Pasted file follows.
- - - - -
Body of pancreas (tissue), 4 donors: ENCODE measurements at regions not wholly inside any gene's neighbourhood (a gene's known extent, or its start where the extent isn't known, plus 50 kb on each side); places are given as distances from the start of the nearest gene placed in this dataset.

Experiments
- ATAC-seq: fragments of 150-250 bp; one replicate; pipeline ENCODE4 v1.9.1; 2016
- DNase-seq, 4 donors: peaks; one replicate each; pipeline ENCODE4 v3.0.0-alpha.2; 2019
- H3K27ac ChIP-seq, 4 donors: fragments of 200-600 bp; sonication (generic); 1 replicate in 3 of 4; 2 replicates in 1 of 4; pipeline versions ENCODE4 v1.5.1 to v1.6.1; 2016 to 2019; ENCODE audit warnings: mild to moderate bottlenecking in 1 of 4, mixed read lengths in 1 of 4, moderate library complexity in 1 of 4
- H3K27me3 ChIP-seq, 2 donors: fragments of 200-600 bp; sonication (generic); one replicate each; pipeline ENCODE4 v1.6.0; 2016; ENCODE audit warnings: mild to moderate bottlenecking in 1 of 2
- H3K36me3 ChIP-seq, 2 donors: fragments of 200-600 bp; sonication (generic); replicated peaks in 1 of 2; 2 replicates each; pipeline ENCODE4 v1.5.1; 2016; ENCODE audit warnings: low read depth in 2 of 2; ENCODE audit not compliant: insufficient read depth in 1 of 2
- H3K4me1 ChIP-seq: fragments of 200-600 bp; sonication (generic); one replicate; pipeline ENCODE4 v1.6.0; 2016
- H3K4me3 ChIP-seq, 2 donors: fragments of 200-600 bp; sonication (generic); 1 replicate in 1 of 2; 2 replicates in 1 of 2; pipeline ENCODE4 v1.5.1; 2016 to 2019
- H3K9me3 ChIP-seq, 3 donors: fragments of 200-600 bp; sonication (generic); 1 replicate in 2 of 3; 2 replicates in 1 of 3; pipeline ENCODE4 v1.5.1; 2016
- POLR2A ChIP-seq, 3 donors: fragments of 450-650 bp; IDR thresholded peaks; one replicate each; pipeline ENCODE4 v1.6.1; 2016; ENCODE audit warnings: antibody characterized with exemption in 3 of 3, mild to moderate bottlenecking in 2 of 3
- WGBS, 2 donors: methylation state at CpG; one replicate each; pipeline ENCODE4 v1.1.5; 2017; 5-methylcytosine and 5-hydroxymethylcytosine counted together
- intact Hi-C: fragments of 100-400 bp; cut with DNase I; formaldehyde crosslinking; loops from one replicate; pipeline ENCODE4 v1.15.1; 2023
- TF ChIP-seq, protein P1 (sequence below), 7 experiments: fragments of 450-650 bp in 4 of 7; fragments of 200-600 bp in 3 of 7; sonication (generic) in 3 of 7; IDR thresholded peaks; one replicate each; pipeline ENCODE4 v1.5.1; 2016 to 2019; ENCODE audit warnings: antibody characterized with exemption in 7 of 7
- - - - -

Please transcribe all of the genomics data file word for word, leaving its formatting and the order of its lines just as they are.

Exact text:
Body of pancreas (tissue), 4 donors: ENCODE measurements at regions not wholly inside any gene's neighbourhood (a gene's known extent, or its start where the extent isn't known, plus 50 kb on each side); places are given as distances from the start of the nearest gene placed in this dataset.

Experiments
- ATAC-seq: fragments of 150-250 bp; one replicate; pipeline ENCODE4 v1.9.1; 2016
- DNase-seq, 4 donors: peaks; one replicate each; pipeline ENCODE4 v3.0.0-alpha.2; 2019
- H3K27ac ChIP-seq, 4 donors: fragments of 200-600 bp; sonication (generic); 1 replicate in 3 of 4; 2 replicates in 1 of 4; pipeline versions ENCODE4 v1.5.1 to v1.6.1; 2016 to 2019; ENCODE audit warnings: mild to moderate bottlenecking in 1 of 4, mixed read lengths in 1 of 4, moderate library complexity in 1 of 4
- H3K27me3 ChIP-seq, 2 donors: fragments of 200-600 bp; sonication (generic); one replicate each; pipeline ENCODE4 v1.6.0; 2016; ENCODE audit warnings: mild to moderate bottlenecking in 1 of 2
- H3K36me3 ChIP-seq, 2 donors: fragments of 200-600 bp; sonication (generic); replicated peaks in 1 of 2; 2 replicates each; pipeline ENCODE4 v1.5.1; 2016; ENCODE audit warnings: low read depth in 2 of 2; ENCODE audit not compliant: insufficient read depth in 1 of 2
- H3K4me1 ChIP-seq: fragments of 200-600 bp; sonication (generic); one replicate; pipeline ENCODE4 v1.6.0; 2016
- H3K4me3 ChIP-seq, 2 donors: fragments of 200-600 bp; sonication (generic); 1 replicate in 1 of 2; 2 replicates in 1 of 2; pipeline ENCODE4 v1.5.1; 2016 to 2019
- H3K9me3 ChIP-seq, 3 donors: fragments of 200-600 bp; sonication (generic); 1 replicate in 2 of 3; 2 replicates in 1 of 3; pipeline ENCODE4 v1.5.1; 2016
- POLR2A ChIP-seq, 3 donors: fragments of 450-650 bp; IDR thresholded peaks; one replicate each; pipeline ENCODE4 v1.6.1; 2016; ENCODE audit warnings: antibody characterized with exemption in 3 of 3, mild to moderate bottlenecking in 2 of 3
- WGBS, 2 donors: methylation state at CpG; one replicate each; pipeline ENCODE4 v1.1.5; 2017; 5-methylcytosine and 5-hydroxymethylcytosine counted together
- intact Hi-C: fragments of 100-400 bp; cut with DNase I; formaldehyde crosslinking; loops from one replicate; pipeline ENCODE4 v1.15.1; 2023
- TF ChIP-seq, protein P1 (sequence below), 7 experiments: fragments of 450-650 bp in 4 of 7; fragments of 200-600 bp in 3 of 7; sonication (generic) in 3 of 7; IDR thresholded peaks; one replicate each; pipeline ENCODE4 v1.5.1; 2016 to 2019; ENCODE audit warnings: antibody characterized with exemption in 7 of 7